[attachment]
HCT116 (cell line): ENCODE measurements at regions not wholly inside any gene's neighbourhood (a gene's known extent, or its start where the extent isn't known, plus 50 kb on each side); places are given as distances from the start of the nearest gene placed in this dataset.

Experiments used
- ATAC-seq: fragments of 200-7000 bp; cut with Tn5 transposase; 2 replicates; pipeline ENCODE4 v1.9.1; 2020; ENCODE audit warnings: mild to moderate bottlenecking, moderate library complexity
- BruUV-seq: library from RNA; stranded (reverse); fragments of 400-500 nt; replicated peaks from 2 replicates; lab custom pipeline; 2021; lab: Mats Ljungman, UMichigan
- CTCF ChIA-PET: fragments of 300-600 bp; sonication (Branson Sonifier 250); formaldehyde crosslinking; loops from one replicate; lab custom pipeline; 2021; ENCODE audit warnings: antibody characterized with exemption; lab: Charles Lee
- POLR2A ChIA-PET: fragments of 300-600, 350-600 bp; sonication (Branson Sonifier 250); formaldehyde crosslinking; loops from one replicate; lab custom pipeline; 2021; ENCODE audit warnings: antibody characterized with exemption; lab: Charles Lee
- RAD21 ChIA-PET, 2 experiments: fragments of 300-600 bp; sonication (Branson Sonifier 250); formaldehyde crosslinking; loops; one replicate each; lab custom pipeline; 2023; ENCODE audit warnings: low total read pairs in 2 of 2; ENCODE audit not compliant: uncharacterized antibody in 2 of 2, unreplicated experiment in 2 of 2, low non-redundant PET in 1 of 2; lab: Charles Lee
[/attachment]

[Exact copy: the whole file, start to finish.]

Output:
HCT116 (cell line): ENCODE measurements at regions not wholly inside any gene's neighbourhood (a gene's known extent, or its start where the extent isn't known, plus 50 kb on each side); places are given as distances from the start of the nearest gene placed in this dataset.

Experiments used
- ATAC-seq: fragments of 200-7000 bp; cut with Tn5 transposase; 2 replicates; pipeline ENCODE4 v1.9.1; 2020; ENCODE audit warnings: mild to moderate bottlenecking, moderate library complexity
- BruUV-seq: library from RNA; stranded (reverse); fragments of 400-500 nt; replicated peaks from 2 replicates; lab custom pipeline; 2021; lab: Mats Ljungman, UMichigan
- CTCF ChIA-PET: fragments of 300-600 bp; sonication (Branson Sonifier 250); formaldehyde crosslinking; loops from one replicate; lab custom pipeline; 2021; ENCODE audit warnings: antibody characterized with exemption; lab: Charles Lee
- POLR2A ChIA-PET: fragments of 300-600, 350-600 bp; sonication (Branson Sonifier 250); formaldehyde crosslinking; loops from one replicate; lab custom pipeline; 2021; ENCODE audit warnings: antibody characterized with exemption; lab: Charles Lee
- RAD21 ChIA-PET, 2 experiments: fragments of 300-600 bp; sonication (Branson Sonifier 250); formaldehyde crosslinking; loops; one replicate each; lab custom pipeline; 2023; ENCODE audit warnings: low total read pairs in 2 of 2; ENCODE audit not compliant: uncharacterized antibody in 2 of 2, unreplicated experiment in 2 of 2, low non-redundant PET in 1 of 2; lab: Charles Lee